The Nate Holden Performing Arts Center (NHPAC) is buzzing these days. Rehearsals are happening in one room, wardrobe fittings in another, while lighting and sound design is being worked out and a set replicating a 1950s flat on the Southside of Chicago is being installed and erected.
Everyone involved is moving at a deliberate pace in anticipation of the opening of Lorraine Hansberry’s A Raisin in the Sun on March 25.
Wren Brown is founder/producer of Ebony Repertory Theater (ERT), an Equity company that is also the resident company and operator of the NHPAC. He says, “A Raisin in the Sun is the absolute American classic, not a black American classic. It’s an American classic that marries itself to the mission of the Ebony Repertory Theatre, which is to produce the works that represent the canon of our work in the traditional American sense and the African Diaspora. The play is groundbreaking. Hansberry was far-seeing into the future in terms of the work she wrote. It’s an honored classic and the kind of work our fast-developing audience deserves.”
The production is directed by Phylicia Rashad, who in 2004 became the first African-American actress to win the Tony Award for best performance by a leading actress in a play, for her role in the revival of A Raisin in the Sun. Rashad resumed the role in the 2008 television adaptation which earned her the 2009 NAACP Image Award for outstanding actress in a television movie, miniseries or dramatic special.
Brown says he considered it a coup to get Rashad. “Ms. Rashad and Israel Hicks became friendly when she saw a production of his Joe Turner’s Come and Gone,” says Brown. “She was enamored of his work. They were enamored of each other and had a regard for each other’s artistry. Upon his death we were very shaken to lose someone of such great vision and gifts.”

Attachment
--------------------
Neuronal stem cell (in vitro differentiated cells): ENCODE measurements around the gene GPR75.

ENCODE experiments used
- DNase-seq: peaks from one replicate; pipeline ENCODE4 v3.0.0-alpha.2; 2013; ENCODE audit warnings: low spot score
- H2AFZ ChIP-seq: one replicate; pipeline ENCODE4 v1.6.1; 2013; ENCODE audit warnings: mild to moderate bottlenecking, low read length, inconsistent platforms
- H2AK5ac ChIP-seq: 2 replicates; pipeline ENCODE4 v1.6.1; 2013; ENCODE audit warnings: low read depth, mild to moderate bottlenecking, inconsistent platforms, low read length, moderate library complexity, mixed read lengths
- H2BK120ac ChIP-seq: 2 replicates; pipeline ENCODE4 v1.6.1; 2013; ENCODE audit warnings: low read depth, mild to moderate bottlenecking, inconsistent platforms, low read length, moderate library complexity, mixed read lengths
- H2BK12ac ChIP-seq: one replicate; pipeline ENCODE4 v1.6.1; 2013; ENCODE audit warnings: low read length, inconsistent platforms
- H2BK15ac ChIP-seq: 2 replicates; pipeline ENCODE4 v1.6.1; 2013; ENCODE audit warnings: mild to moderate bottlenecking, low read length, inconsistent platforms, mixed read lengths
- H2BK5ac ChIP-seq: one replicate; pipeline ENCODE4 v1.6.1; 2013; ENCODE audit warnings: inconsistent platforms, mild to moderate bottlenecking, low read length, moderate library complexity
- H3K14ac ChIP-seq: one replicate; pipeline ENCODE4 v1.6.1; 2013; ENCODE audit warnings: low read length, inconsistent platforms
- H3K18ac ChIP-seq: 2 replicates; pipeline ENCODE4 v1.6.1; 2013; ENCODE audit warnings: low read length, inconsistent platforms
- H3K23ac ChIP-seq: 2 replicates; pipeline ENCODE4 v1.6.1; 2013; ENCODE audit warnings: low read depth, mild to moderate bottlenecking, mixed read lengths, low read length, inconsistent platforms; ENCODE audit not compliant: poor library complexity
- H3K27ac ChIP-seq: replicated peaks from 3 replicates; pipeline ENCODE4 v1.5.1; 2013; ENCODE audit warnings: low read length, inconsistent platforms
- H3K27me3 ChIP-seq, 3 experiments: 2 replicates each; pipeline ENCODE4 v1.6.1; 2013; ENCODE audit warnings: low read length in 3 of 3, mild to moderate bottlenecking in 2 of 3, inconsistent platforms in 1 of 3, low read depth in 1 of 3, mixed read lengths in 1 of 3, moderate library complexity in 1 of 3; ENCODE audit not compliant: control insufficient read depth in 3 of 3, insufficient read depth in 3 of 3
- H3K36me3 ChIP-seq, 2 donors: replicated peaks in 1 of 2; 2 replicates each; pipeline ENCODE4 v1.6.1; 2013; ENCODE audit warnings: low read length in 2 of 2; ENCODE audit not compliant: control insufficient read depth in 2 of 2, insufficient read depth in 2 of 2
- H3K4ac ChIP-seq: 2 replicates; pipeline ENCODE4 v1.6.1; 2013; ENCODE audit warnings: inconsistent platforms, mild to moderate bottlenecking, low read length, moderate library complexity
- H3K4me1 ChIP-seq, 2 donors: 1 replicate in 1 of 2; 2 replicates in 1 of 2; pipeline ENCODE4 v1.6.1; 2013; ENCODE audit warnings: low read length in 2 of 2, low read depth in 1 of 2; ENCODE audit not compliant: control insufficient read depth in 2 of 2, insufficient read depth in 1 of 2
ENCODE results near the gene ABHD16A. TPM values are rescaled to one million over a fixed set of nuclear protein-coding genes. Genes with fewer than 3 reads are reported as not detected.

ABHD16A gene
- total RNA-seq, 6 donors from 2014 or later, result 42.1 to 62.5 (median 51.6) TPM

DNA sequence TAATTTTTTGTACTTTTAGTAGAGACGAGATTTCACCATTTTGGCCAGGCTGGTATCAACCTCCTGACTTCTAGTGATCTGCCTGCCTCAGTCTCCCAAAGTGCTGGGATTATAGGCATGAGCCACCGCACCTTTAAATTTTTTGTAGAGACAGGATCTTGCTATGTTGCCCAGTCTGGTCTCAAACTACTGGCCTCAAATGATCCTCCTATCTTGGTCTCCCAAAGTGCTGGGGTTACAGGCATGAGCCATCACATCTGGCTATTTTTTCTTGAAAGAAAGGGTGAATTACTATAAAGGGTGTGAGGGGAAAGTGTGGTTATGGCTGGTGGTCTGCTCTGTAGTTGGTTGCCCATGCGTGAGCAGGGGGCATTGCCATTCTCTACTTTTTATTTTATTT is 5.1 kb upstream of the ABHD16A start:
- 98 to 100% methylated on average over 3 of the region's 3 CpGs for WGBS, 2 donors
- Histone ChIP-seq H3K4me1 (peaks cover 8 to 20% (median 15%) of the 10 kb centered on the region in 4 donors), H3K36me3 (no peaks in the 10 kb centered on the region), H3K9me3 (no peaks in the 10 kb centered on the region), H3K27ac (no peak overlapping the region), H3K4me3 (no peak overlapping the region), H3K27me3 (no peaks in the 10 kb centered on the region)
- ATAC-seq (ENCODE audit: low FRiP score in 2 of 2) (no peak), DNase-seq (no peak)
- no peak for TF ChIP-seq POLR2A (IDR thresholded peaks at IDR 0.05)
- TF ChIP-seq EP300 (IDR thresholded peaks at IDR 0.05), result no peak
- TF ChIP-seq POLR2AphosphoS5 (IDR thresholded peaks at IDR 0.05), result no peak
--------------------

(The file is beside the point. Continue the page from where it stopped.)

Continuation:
Brown said Hicks, who was ERT’s co-founder and artistic director until his death last summer, spoke on several occasions about wanting to work with Rashad. “We would have loved for her to appear on stage,” he says. “We decided to reach out to Phylicia to direct because of her body of work and her obvious connection with the play. The Tony Award was just sublime. The work was beyond being a good actress. She had insight into the human condition and into the black American condition. Last August or September we had the great, good fortune of her saying yes.”
Presented by ERT, this production’s fruition is somewhat bittersweet for Brown, who originally planned the company’s current season with Hicks. “Israel felt it was vitally important to present plays written by black people about the black experience,” says Brown. “This is the play he felt was above all others. He felt this was the one play within the American canon that was a must-do.”
Brown describes A Raisin in the Sun, set in 1950s Chicago, as a groundbreaking play that portrays an African-American family’s pursuit of their shared dream for a better life amid conflicting aspirations, betrayal and racism.
The play’s title comes from the poem Harlem (also known as A Dream Deferred) by Langston Hughes. “What happens to a dream deferred? Does it dry up like a raisin in the sun? Or fester like a sore– And then run?”
While it was initially written as a play in the late 1950s, it was the 1961 movie starring Sidney Poitier, Ruby Dee, Diana Sands, Louis Gossett Jr., Claudia McNeil and Ivan Dixon that put the material on the larger map. The story about the Younger family’s struggle to remain a proud people in the face of racism while changing their lives for the better, has become a timeless, lauded treasure.
For that reason Brown says he has assembled what he calls “the best at what they do” to bring the production to life. The cast for the ERT production includes 1988 Tony Award-winning actress (Joe Turner’s Come and Gone) L. Scott Caldwell, Kevin Carroll, Deidrie Henry, Ellis Williams, Jason Dirden, Amad Jackson, Kenya Alexander, Brandon Brown and Scott Mosenson.
“We have a Tony Award-winning actress directing a Tony Award-winning actress,” says Brown. “That’s magic.”